Currently shooting in Los Angeles, Ingrid Goes West marks Spicer’s feature directorial debut. He recently co-wrote Flower, along with Max Winkler, who will direct. The film offers a twisted coming-of-age comedy starring Zoey Deutch, Adam Scott, Kathryn Hahn and Tim Heidecker, which Spicer will also produce alongside Rough House Pictures and Diablo Entertainment. Along with Winkler, Spicer is also set to write the recently-announced Rocketeer sequel for Disney.

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  • Starz Develops ‘Dirty Girls Social Club,’ ‘Pussy Valley’ & ‘Teresa’ TV Series

    Posted by · August 05, 2016


    Katori Hall

    “Katori Hall”

    Starz is tripling down on diverse projects with female voices. The pay cable network announced Monday that it is developing “Dirty Girls Social Club,” based on Alisa Valdes’ best-selling novel, “Pussy Valley,” from playwright Katori Hall, and “Teresa,” based on a highly-rated, award-winning Mexican telenovela.

    The new Starz projects were revealed during the network’s portion of the Television Critics Association press tour.

    “Dirty Girls Social Club” is a half-hour series following six diverse professional women living in New York City who have known each other since college. Ten year later, through the ups and downs of their personal and professional lives, they still can only count on each other. Ligiah Villalobos (“Under the Same Moon”) will serve as showrunner. Anne Thomopoulos (“Rome”) and  Lucia Cottone will serve as executive producers.

    “Pussy Valley” examines the unexplored Southern strip club world, where the dreams of five brave women constantly come into conflict with the desires of politicians and athletes. Set in a Mississippi club called the Pink Pony, the series follows these women as their professional and personal lives intersect in dangerous ways on their quest for money and respect. Created by Katori Hall (“The Mountaintop”), she will also executive produce with Peter Chernin (“Dawn of the Planet of the Apes,”), Jenno Topping (Spy,”), and Dante Di Loreto (“The Normal Heart”). Khaliah Neal (“3½ Minutes”) will serve as consulting producer.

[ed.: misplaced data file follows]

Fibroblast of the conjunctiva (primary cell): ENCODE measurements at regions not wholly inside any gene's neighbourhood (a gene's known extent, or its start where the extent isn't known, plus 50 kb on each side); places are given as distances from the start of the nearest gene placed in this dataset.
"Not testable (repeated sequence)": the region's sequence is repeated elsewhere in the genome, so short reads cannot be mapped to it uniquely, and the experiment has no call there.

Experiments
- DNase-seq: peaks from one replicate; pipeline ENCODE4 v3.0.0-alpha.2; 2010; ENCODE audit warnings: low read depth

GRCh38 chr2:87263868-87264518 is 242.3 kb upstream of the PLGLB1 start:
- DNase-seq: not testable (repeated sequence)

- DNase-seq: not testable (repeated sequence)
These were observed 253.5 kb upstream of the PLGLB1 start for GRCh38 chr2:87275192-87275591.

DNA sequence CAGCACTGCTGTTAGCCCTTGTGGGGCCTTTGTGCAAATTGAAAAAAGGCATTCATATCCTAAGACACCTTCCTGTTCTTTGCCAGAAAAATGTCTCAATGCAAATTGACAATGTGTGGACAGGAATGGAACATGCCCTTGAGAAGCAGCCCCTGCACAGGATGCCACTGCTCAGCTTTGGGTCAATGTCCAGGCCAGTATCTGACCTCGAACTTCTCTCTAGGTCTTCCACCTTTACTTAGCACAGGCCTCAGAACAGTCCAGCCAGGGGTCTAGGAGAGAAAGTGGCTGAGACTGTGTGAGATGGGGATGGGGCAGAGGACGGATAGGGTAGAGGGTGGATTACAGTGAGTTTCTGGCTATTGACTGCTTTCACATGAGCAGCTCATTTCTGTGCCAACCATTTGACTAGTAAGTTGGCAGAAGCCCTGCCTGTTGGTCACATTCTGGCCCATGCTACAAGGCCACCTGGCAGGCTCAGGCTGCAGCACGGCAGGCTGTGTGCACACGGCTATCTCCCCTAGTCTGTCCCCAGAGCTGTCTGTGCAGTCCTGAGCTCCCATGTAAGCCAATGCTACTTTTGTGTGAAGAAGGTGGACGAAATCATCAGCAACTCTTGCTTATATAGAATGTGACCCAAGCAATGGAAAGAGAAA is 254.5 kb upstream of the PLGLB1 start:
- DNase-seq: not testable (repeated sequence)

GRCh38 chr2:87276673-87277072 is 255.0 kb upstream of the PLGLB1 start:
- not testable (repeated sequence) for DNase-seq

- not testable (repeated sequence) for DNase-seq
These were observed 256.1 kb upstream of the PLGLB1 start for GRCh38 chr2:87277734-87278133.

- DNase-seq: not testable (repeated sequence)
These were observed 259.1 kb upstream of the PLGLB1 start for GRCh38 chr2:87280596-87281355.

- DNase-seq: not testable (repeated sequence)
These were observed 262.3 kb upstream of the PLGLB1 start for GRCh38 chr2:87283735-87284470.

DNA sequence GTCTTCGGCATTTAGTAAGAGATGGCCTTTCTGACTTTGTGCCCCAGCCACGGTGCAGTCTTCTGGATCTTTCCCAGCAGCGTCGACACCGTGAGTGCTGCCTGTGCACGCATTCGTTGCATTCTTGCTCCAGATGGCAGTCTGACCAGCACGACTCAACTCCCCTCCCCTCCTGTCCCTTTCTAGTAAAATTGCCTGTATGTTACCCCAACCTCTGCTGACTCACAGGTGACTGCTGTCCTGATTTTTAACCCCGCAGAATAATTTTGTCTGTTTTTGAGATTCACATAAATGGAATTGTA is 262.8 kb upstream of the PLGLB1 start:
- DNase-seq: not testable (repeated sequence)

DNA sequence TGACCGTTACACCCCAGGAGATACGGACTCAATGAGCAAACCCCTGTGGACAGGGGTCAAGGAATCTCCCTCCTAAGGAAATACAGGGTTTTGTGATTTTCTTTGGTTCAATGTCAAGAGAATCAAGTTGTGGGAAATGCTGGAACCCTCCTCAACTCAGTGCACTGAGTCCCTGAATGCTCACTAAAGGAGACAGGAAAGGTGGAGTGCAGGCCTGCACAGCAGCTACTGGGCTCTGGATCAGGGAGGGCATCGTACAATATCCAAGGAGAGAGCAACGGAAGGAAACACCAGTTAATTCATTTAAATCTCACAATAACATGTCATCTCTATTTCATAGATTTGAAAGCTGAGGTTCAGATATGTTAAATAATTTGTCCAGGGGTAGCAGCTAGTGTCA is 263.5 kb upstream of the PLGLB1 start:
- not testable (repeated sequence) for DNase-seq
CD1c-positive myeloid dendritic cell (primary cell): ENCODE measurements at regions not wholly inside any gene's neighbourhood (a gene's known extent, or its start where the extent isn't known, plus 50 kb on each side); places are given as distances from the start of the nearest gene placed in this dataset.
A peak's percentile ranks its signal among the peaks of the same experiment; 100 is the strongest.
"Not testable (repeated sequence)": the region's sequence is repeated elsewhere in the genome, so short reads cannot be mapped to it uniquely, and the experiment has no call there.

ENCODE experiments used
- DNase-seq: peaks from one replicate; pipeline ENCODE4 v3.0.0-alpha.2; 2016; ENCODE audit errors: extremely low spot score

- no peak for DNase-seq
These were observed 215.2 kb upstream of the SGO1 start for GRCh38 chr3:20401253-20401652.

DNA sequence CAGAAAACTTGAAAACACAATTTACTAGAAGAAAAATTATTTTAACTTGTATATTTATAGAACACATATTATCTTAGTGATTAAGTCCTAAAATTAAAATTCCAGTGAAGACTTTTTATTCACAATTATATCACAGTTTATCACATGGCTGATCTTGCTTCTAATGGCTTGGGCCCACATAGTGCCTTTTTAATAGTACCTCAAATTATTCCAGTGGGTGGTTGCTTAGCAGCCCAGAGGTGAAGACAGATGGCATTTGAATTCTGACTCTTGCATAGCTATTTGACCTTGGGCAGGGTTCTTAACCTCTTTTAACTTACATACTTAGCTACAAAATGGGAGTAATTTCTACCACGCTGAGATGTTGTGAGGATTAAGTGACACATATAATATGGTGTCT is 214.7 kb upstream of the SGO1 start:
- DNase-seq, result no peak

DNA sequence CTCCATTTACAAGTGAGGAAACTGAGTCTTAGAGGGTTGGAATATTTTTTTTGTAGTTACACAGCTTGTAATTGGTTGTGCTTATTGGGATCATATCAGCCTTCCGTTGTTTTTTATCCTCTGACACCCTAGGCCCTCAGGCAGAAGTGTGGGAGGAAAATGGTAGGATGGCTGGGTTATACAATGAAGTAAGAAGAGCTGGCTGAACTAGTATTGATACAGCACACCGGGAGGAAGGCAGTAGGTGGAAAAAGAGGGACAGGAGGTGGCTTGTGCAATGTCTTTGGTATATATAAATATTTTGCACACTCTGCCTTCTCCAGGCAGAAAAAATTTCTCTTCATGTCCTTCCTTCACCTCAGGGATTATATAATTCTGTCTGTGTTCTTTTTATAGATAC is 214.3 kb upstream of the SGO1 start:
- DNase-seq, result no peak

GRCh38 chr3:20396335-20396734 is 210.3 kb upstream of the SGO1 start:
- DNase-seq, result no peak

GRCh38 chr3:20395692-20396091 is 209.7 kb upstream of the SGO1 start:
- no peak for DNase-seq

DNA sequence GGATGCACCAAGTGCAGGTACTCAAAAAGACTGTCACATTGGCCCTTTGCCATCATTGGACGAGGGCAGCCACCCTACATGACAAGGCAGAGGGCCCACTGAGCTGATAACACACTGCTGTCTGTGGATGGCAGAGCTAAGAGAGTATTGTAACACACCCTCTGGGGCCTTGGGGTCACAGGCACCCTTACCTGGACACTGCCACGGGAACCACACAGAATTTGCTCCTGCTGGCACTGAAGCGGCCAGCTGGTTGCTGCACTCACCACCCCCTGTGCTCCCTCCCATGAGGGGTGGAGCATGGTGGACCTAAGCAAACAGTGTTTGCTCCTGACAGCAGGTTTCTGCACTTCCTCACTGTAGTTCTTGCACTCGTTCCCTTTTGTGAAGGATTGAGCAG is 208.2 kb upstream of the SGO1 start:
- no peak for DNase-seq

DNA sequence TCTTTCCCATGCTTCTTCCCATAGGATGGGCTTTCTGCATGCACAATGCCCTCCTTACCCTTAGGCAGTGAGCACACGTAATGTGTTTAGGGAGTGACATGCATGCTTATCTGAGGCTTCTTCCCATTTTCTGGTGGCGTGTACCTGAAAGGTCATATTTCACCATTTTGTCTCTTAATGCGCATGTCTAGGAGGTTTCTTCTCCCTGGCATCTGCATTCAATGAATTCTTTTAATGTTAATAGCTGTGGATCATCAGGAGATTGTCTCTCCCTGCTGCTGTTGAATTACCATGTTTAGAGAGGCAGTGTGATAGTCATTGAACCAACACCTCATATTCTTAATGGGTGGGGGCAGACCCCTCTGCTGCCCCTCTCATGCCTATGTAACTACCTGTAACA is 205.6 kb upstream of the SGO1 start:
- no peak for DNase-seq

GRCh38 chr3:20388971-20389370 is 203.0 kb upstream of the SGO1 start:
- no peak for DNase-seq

Finally, “Teresa” follows an undocumented young Latina clawing her way into the exclusive world of Los Angeles wealth, and her ruthless pursuit of money and power. Starz will develop the series with Lionsgate and Televisa USA, a division of the Mexican media company Grupo Televisa. Award-winning writer/producer Carlos Portugal (“East Los High”) will create the series and serve as showrunner.

    Starz also announced the return dates for “Ash vs Evil Dead” and “Blunt Talk” on October 2, and an extended overall deal with Curtis “50 Cent” Jackson, which includes the new superhero vigilante series “Tomorrow, Today.”

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  • NHMC TV Writers Program

    Posted by · July 29, 2016


    Are you an aspiring television writer looking to hone your writing skills? The National Hispanic Media Coalition (NHMC) invites you to apply to its annual NHMC TV Writers Program which will be taking place this fall. The program is a direct response to the lack of diverse writers in primetime network television.

    The NHMC TV Writers Program focuses on the writing of an original TV pilot or a spec episode of a series currently on TV, conducted in an environment that simulates a TV Writers Room. The paid, five-week, total immersion workshop is guided by former NBC V.P. of Script Development, Geoff Harris and is conducted in Studio City, California. A total of 10 writers are accepted nationwide from an established network of non-profit agencies, schools, universities, guilds and media organizations. The goal is for writers to develop the skills necessary to obtain employment in the industry.

    Submission Period: April 4 - August 7

    Program Dates: October 3 - November 4 

    For more information and to apply please visit NHMC's website at